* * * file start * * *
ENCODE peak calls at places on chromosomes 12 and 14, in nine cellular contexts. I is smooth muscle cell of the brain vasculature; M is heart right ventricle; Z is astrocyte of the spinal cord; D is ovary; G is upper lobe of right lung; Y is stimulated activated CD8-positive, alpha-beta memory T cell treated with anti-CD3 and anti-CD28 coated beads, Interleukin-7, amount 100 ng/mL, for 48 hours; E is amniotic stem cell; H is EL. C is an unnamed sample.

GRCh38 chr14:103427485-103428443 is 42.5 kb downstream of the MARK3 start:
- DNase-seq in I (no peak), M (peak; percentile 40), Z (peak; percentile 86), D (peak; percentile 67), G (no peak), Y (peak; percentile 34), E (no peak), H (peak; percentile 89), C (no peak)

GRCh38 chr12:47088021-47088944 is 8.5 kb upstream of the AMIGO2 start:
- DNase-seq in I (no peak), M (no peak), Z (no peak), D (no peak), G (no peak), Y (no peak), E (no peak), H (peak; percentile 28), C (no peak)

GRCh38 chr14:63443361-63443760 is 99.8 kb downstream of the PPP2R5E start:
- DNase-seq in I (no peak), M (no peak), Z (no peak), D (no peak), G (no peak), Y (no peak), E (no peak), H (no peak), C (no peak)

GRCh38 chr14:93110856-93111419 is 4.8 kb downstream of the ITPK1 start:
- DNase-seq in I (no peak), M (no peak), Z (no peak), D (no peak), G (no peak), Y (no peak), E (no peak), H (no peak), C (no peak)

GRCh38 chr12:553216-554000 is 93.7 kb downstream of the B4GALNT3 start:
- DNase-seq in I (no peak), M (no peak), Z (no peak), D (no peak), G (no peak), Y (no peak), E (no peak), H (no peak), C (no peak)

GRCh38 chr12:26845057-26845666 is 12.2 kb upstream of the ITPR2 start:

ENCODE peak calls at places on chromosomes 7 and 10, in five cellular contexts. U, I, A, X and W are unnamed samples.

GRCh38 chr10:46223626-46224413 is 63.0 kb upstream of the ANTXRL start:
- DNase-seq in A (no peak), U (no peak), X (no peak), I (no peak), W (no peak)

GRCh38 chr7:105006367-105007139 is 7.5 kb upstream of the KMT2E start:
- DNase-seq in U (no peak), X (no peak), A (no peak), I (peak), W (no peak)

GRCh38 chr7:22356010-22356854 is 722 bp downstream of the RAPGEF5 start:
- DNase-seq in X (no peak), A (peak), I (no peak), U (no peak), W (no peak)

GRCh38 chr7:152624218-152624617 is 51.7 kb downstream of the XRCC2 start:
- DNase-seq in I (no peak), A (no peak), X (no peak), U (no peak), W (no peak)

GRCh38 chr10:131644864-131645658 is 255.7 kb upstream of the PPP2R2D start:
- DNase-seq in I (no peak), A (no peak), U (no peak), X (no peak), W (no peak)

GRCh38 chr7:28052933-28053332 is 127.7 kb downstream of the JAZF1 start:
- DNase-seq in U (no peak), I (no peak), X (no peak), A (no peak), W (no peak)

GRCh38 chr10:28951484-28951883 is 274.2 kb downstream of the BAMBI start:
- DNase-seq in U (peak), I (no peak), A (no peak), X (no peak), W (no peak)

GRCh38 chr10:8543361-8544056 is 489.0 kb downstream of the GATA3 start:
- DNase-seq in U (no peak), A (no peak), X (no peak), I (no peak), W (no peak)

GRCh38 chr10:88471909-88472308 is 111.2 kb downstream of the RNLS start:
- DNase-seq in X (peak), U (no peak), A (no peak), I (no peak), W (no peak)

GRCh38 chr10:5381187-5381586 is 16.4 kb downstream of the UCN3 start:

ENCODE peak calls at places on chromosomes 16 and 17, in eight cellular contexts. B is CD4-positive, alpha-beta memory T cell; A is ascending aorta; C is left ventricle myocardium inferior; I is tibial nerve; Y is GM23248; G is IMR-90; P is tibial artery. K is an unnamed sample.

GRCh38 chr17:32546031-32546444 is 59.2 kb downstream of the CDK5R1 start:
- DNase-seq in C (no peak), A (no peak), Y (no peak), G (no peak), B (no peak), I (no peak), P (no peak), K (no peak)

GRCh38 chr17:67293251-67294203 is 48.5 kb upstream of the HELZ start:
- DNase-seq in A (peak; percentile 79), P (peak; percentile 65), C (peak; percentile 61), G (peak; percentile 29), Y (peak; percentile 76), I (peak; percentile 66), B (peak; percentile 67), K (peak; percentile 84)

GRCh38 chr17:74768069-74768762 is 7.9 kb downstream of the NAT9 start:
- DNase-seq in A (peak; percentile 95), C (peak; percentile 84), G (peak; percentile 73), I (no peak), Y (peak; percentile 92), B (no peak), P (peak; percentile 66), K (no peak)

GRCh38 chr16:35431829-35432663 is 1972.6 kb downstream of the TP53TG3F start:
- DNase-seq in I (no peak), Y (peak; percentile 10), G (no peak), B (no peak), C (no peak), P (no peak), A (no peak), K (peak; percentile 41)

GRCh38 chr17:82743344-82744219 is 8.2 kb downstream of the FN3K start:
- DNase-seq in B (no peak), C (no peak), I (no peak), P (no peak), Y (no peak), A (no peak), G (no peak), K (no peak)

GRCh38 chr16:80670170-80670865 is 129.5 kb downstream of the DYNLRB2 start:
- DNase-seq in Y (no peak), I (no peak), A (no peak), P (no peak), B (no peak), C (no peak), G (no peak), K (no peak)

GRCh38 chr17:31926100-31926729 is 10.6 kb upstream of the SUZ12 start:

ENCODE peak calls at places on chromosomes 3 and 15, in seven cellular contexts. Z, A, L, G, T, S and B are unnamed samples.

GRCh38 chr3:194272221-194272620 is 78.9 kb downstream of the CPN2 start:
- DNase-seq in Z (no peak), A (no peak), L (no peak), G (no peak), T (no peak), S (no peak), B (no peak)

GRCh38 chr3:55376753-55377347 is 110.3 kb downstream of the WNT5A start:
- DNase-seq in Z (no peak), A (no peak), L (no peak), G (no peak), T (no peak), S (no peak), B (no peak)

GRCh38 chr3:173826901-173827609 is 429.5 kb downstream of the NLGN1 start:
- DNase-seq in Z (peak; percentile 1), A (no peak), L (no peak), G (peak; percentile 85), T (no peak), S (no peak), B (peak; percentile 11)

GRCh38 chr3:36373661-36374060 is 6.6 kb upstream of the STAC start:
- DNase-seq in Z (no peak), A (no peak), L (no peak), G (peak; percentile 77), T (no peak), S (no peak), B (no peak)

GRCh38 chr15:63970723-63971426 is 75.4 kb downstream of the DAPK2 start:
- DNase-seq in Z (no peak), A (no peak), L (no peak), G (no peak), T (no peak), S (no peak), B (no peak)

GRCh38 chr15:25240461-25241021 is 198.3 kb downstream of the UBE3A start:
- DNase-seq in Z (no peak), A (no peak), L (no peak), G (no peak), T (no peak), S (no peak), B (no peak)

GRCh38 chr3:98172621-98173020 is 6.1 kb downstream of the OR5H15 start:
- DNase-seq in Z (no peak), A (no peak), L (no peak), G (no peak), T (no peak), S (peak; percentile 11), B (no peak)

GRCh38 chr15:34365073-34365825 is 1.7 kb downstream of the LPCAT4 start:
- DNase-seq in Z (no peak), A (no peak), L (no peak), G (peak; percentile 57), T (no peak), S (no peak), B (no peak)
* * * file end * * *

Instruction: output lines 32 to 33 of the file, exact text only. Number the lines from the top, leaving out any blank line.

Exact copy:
GRCh38 chr10:5381187-5381586 is 16.4 kb downstream of the UCN3 start:

ENCODE peak calls at places on chromosomes 16 and 17, in eight cellular contexts. B is CD4-positive, alpha-beta memory T cell; A is ascending aorta; C is left ventricle myocardium inferior; I is tibial nerve; Y is GM23248; G is IMR-90; P is tibial artery. K is an unnamed sample.